This is my second foray into the deep waters where AI meets Health Law. Plus it’s well under 50 pages! (First foray here; somewhat longer.)
Since autonomous car tend to have trouble with bad weather–snow and sometimes rain–flat, sunny Florida would seem to be a natural testing grounds. Indeed, Ford is supposedly running or planning to run a test in Miami, although I haven’t heard of actual sightings yet. Then again, we have some of the craziest drivers in the US, which could be seen as a positive or negative, depending on what sort of torture test you want to give the AIs.
Master Florida psephologist Steve Schale does a deep dive as to why the road to winning Florida is the I-4 corridor (that’s the Orlando to Tampa link in the middle of the state). The rest of us, it seems, are fairly predictable. Another nugget: some of the swing vote in the I-4 area are transplantees from the mid-West. (Does that make it Biden country?)
I’m very excited to announce the identity of our new Dean, who will take over in less than two months: Anthony Eudelio Varona, currently of American University. Tony comes to us with a great deal of energy, ideas — and a local connection.
Here’s the official announcement from our Provost, Jeffrey L. Duerk:
June 11, 2019
To the University of Miami Community:
I am thrilled to share that Anthony Eudelio Varona, an attorney and educator who specializes in administrative law, communications and media law, and sexuality and gender law, has been named the new dean at the School of Law, effective August 1.
Tony is currently professor of law at American University Washington College of Law, where he teaches contracts, administrative and public law, and media law. He has been with American University Washington College of Law since 2005, serving two years as vice dean, associate dean for faculty and academic affairs for six years, and also serving as the Doctor of Juridical Science program director and a member of the faculty review/advisory boards of the Administrative Law Review and the Journal of Gender, Social Policy & the Law. Tony has also acted as faculty advisor to the Latino/a Law Students Association and the Lambda Law Society. He entered teaching full-time as an associate professor of law at Pace University School of Law in 2002.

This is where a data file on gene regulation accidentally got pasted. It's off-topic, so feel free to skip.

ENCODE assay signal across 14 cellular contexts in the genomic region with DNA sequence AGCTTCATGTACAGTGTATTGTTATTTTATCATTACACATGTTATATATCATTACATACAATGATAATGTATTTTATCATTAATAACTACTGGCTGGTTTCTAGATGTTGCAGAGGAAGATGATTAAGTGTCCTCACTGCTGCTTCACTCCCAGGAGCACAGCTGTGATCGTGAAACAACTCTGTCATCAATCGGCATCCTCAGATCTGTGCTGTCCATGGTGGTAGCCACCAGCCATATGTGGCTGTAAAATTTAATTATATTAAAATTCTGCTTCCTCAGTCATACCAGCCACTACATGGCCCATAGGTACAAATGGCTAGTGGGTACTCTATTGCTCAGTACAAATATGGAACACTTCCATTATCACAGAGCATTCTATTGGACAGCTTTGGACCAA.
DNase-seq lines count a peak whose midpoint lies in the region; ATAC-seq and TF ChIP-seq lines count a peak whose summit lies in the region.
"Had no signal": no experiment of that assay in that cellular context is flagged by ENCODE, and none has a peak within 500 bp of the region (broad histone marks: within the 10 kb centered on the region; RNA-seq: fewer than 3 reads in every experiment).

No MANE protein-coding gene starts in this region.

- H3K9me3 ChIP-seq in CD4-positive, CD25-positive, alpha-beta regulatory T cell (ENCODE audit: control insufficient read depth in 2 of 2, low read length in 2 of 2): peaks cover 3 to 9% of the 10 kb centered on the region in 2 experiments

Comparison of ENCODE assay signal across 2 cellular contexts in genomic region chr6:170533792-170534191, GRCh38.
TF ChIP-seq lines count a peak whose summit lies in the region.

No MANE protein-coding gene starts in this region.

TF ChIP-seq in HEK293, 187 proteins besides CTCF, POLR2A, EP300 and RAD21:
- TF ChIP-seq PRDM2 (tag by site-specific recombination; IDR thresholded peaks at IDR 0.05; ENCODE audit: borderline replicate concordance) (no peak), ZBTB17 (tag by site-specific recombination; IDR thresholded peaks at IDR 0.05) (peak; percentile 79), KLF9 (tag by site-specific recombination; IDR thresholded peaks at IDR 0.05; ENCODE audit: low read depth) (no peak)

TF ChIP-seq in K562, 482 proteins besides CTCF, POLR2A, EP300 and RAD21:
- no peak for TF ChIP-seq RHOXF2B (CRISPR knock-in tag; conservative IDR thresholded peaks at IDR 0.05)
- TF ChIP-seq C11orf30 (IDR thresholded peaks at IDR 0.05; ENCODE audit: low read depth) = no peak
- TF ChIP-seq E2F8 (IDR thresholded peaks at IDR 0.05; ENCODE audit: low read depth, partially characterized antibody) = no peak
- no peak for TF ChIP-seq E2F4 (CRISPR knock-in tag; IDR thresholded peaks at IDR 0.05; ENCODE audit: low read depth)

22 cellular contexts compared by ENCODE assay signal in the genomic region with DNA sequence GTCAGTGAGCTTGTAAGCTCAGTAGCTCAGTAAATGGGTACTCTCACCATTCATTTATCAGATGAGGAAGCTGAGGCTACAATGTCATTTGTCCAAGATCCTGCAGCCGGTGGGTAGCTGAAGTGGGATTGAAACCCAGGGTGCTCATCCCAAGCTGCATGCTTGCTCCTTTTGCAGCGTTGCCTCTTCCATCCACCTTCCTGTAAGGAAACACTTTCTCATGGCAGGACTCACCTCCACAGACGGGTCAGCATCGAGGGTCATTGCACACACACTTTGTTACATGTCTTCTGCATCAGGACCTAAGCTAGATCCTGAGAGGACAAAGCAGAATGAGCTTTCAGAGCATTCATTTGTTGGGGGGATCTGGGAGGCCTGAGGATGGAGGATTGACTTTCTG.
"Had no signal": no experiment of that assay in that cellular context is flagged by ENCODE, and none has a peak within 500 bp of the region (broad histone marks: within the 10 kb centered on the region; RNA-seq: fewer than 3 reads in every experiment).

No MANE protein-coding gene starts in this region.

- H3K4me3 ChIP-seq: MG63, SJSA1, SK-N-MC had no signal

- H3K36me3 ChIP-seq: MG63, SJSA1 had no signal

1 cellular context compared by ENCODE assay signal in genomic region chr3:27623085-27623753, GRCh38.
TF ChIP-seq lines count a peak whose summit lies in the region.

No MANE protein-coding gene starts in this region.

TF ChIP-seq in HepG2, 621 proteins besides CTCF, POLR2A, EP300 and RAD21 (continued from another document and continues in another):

Tony serves on the national board of directors for Stonewall National Museum and Archives (SNMA), for which he co-founded and for its first year co-chaired the SNMA National Advisory Council. Before entering academia, he spent nearly five years as as chief counsel and then general counsel and legal director for the Human Rights Campaign (HRC), the nation’s largest LGBTQ civil rights organization. He represented HRC and the HRC Foundation in various coalition work groups, including the Leadership Conference on Civil Rights judicial nominations task force.
Earlier in his career, he was an associate at Skadden Arps and Mintz Levin, and an honors program enforcement attorney at the Federal Communications Commission.
Tony is a consummate and respected professional in the area of law, and is immersed in critical issues impacting our country and culture. His insightful and innovative approach to educating the next generation of lawyers will have a profound impact on the School of Law and in courtrooms across the country.
Born in Cuba, he left the island with his mother and grandparents at age 3, settling for a short time in Spain before the family reunited with his father in Newark, New Jersey. He has family in South Florida and visits the Miami area frequently.
Tony earned his Juris Doctor from Boston College Law School, where he worked as a student attorney at the Greater Boston Legal Services-affiliated poverty law clinic BC Legal Assistance Bureau in Waltham, Massachusetts, and later earned a Master of Laws from Georgetown University Law Center with a focus in civil rights and civil liberties. He received his Bachelor of Arts in political science and French from Boston College.
I would like to once again thank Dean Trish White for her decade of visionary leadership at Miami Law.
A special thank you goes to the members of the search committee, led by Business School Dean John Quelch, for their focused effort and great work in identifying and recommending the ideal candidate.
Please join me in welcoming Tony to the University of Miami.
Jeffrey L. Duerk, Ph.D.
Executive Vice President for Academic Affairs and Provost